Ziplining in Queenstown
It's more than an activity; it's a sense of place, it's the story and the people
Eco-tourism is a word that has been cropping up more recently in tourist destinations around the world. So what does it mean? And when it comes to eco-tourism adventure, as Queenstown's Ziptrek Ecotours provide, how do the two concepts work alongside each other? Well, the answer turns out to be in surprising harmony.
I spoke with Ziptrek Ecotours Director, Trent Yeo, who explained the path of origin for such a pioneering brand of tourism. “Ziptrek Ecotours comes from a history and background of understanding the romantic notions of ziplining from tree to tree but taking it to a further level, because what we are here to do is to deliver a sustainable story and that is the ethos of why Ziptrek was created.”
With such an overt emphasis on sustainability, people might be expecting laborious diatribes from their guides, but there is not a single degree of sanctimony, or dense layers of detail in the dialogue. Rather the message Ziptrek aims to get across is neatly wrapped up in the whole adventure.
Although the element of adventure is not intended to be shocking or extreme like some of Ziptrek's Queenstown counterparts, the guides still actively encourage guests to try something new and exciting, like zipping upside down. The guides find that their “low and slow” tactic tends to work at easing guests into the first zipline, with many guests building the confidence to really go for it and approaching their last line with the gusto of a ziplining veteran. Indeed, the peaceful silence of the forest is often punctuated with whoops of exhilaration as zippers fly through the Beech and Douglas Fir Pine trees.
The Kea, the 6 line tour, ramps the adventure level up a notch with its piece de resistance – the steepest tree to tree zipline in the world. Thrill-seekers zip through the forest at a hair-raising pace for around a kilometre, the equivalent of 10 rugby pitches!
It might be unsurprising that guest feedback is nothing less than complimentary. Guests remember guides' names, and vice-versa. The carefully cultivated ethos of inclusivity doesn't just end at the sustainability message, and guests tend to come away from the experience having bonded with their guides, fellow zippers and the beautiful forest through which they zip.
I spoke with lead guide, Brad originally from Pittsburgh, Pennsylvania on what it is that drew him to work for Ziptrek and get through the selection process that is highly competitive and tough. “The culture, the message that we pass along to people that come on board and they take our product with them, I think that they really take something home and they feel good about themselves, and they can pass that on to their family and friends as well.”There is a tangible sense of pride in each of the Ziptrek employees I come into contact with. They work for a unique, special company and they know it. The prevailing ethos of Ziptrek seems to be about involvement and each member of staff is engaged in some way within the local community. Whether it be playing team sports, organising a TedX conference, being part of the Ambassador Programme, and much more.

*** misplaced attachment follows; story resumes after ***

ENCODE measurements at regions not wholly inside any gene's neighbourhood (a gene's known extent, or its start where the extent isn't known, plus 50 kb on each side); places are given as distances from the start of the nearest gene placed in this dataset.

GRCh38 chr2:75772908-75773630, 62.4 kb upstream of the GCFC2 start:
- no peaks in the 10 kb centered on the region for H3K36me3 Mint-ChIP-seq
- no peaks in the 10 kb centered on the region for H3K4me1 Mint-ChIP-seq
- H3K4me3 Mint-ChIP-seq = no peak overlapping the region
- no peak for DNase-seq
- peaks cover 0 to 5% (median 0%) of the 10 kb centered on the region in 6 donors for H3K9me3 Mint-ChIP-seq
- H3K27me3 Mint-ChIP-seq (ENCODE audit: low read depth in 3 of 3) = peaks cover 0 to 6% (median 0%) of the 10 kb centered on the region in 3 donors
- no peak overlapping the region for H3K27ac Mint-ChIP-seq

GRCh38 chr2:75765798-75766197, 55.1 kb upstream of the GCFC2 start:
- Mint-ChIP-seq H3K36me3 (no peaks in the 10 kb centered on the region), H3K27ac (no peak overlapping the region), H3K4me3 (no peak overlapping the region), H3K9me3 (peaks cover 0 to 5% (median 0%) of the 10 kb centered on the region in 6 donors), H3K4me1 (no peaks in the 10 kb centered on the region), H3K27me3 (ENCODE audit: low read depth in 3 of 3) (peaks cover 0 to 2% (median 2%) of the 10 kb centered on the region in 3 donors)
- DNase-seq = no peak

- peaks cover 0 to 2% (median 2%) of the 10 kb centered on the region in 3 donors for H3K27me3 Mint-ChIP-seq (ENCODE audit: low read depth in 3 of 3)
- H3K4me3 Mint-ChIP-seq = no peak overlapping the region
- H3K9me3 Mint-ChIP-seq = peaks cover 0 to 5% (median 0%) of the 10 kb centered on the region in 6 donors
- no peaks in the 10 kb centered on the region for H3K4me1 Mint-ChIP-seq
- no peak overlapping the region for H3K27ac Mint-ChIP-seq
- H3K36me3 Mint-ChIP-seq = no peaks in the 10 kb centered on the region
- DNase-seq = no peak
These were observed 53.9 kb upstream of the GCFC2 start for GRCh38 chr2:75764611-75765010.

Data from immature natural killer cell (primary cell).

Trent refers to it as a concept of “legacy”, being conscious of one's own impact and what one can leave behind. This identifiable spirit of awareness and passion for life brings the Ziptrek team together making them close-knit, and above all, open and genuinely friendly with their guests. As Brad says, “It's really rewarding for both the guide and the guest if you have a small personal tour. You pass on that message and at the same time you really get to know people as well.”
Ziptrek's Sales Executive, Will, asserts that in the feedback they receive from guests it is abundantly clear that the guides often “make the trip” for people. When I ask Brad about why he moved to Queenstown in the first place, I realise it is enthusiasm like this that must resonate with the guests when they take a Ziptrek tour. “I originally came here on a 5 day holiday and I did something different every day. Whether it was climbing, learning how to roll a kayak, mountain biking, every single day it was something different. I can do it all here. I love living here it's fantastic.”